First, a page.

From Amazon to Apple to Netflix and beyond, focusing on delivering an exceptional customer experience (CX) is a hot growth strategy these days. But customer experience at U.S. companies actually got worse overall in 2017, according to analyst firm Forrester, which measured CX trends at 314 brands in 21 industries to see how a brand’s CX affects customer loyalty and revenues.
Fortunately, there’s one clear-cut way to move the dial up on customer experience and that’s by improving customer communications. “How well your company communicates with your customers has a surprisingly large impact on your brand’s overall customer experience. In turn, this outsized influence translates into a revenue impact that can be a game-changer for your bottom line,” according to Read My Lips: Clear Communications Can Mean Billions in Revenue, another Forrester report issued in July 2017.
Drawbacks of Poor Customer Communications
No one intentionally creates documents that customers can’t make sense of, but confusing statements and letters are all too common, especially in financial services and healthcare. Poor communications with customers can cause short- and long-term damage:
- Customers don’t understand or know what to do, so they don’t do anything, such as pay the bill.
- Customers worry the unfamiliar jargon or other terms, pages of legalese, complicated designs and other communications flaws are deliberate, that companies are trying to put something over on them, undermining loyalty and trust.
Neither reaction is the basis for a strong relationship.
Tips for Improving Customer Communications
To turn things around or make good communications better, review your customer documents by putting yourself in the customer’s shoes. The key is readability, which is a mix of vocabulary, sentence structure, document layout and other factors that directly affect how understandable the material is. Americans, on average, read at a 7th to 8th grade level, and some recommendations, especially in healthcare, suggest writing to a 5th grade reading level. And English may not be the first language of a subset of your customers—do you know how many?
Here are some guidelines for effective communication with customers:
- Know the purpose and business outcome of each communication. What do you hope to accomplish? How do you want to influence the customer’s behavior? In creating your communications, consider what you want the customer to think, feel and do as a result of reading your letter, statement or email.
- Use plain, clear language. Try to reduce or eliminate the legalese as much as possible. Also, adopt the best practices of adaptive content – using fewer words to deliver a similar message based on the communication channel. An email may give you the luxury of 500 words, but you must be able to deliver the gist of the message in 50 words or less if sending via text.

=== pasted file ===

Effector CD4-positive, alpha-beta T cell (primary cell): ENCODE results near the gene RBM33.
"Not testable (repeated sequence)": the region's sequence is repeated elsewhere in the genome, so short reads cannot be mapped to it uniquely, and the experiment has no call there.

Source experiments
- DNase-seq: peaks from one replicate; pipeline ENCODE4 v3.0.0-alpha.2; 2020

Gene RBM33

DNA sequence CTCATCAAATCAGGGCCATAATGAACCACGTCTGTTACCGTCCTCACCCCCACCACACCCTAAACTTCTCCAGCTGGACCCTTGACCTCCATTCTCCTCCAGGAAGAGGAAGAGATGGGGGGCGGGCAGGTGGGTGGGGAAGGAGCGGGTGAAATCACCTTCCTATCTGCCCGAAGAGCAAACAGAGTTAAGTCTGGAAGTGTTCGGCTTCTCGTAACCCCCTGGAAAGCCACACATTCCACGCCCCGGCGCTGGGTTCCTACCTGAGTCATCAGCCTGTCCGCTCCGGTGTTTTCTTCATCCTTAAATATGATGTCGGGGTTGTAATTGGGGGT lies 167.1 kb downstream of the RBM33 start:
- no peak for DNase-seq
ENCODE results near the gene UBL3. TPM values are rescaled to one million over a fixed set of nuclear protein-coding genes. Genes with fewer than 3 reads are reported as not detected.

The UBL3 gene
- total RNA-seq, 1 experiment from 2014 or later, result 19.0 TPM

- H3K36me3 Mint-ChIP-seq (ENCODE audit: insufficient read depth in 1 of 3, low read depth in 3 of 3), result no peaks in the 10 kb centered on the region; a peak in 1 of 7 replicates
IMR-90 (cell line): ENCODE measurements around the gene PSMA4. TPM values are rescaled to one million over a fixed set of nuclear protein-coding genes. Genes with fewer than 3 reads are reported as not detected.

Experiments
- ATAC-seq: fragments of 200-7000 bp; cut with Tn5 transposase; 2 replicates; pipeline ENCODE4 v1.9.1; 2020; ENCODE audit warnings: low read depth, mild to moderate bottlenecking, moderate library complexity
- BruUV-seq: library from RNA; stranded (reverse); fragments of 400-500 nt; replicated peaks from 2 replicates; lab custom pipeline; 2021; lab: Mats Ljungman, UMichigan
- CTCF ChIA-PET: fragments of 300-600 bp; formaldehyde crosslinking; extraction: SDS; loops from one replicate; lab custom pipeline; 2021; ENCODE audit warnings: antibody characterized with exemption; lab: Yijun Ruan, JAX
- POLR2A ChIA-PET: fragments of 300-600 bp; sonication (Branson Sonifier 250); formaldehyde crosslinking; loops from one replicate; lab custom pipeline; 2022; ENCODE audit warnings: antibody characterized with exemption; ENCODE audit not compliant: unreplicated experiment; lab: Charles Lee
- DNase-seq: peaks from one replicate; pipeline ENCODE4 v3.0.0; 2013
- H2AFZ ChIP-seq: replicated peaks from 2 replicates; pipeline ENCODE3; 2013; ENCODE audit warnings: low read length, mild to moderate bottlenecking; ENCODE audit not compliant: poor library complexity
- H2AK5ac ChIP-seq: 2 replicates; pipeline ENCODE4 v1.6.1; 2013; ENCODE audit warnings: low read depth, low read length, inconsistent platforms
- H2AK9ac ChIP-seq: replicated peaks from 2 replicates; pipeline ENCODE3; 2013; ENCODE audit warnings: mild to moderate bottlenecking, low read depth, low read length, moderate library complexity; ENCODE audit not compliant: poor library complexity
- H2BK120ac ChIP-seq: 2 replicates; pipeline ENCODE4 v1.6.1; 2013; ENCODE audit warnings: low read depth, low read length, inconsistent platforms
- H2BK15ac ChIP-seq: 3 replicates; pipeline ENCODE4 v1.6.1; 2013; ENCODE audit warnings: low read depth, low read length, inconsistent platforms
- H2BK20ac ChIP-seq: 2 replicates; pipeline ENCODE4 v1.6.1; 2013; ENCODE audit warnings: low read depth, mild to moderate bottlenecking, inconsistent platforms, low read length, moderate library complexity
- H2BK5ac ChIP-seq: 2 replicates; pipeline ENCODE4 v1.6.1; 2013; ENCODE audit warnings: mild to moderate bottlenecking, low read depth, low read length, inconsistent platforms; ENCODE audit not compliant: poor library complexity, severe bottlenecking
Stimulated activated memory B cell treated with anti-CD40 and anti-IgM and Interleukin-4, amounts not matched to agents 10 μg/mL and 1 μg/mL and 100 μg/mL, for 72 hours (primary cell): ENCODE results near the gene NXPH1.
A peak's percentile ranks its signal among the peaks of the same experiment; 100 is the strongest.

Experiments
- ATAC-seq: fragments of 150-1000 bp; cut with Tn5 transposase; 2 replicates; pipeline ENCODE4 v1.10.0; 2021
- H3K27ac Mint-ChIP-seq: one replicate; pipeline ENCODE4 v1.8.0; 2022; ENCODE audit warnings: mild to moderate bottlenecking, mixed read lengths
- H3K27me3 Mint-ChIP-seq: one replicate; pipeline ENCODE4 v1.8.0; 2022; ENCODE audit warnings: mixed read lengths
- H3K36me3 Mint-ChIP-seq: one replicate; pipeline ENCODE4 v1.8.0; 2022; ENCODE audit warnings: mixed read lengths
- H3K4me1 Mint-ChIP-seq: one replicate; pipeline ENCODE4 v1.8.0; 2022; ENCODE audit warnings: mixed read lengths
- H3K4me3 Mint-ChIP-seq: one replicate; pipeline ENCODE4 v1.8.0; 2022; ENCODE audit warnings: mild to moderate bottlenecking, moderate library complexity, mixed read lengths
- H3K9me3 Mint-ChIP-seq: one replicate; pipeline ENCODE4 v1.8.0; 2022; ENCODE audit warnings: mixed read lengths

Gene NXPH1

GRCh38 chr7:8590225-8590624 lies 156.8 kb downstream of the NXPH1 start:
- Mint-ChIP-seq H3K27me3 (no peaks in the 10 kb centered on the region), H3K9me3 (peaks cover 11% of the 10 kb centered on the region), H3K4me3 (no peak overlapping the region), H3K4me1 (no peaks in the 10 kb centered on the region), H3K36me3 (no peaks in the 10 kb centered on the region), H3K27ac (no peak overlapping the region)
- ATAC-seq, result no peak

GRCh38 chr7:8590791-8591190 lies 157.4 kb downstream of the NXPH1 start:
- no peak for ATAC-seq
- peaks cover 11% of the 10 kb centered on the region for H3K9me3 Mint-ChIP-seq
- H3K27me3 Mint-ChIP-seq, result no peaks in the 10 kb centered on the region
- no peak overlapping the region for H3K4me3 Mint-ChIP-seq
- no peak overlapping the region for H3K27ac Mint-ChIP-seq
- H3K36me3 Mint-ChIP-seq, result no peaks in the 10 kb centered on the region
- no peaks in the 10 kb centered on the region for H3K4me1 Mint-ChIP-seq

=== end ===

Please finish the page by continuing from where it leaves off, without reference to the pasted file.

- Understand your audience and what’s meaningful to them. Effective communication is a dialogue or conversation with one person at one time. Personalize communications whenever, wherever possible.
- Employ effective design concepts. This applies to all letters, statements, documents—paper, online and mobile. Brush up on the basics or have a design professional assist with proven models. Borrow best practices from other industries and companies that excel in consumer-friendly communications. Responsive design changes how content is displayed based on viewing device, such as mobile phone versus laptop.
- Gauge understanding. Are your customers reading their communications and responding as you intended? If not, why not? Don’t make changes based on assumptions – ask questions via surveys and focus groups. And test different designs, measure the results and optimize as you go.
Customer communications management platforms like our Expresso application can make developing, managing, changing, distributing and tracking letters, bills, compliance notices and other customer documents fast and easy. Expresso also lets companies improve customer choice and convenience by providing the ability to communicate through multiple channels such as email and mailings. With real-time document retrieval, customer service staff can offer an enhanced experience and responsiveness. Please contact me at email@example.com if you’d like to learn more about how to leverage our CCM solutions.
About the Author
Bryan joined Nordis Technologies in 2016 to manage and grow the company’s already-large vacation ownership client base. He also is responsible for business development and market expansion in the healthcare and financial services markets. Before joining Nordis, Bryan spent more than 21 years with Interval International, a leading global provider of vacation ownership services. Bryan graduated from Northwestern University with a bachelor of science in political science.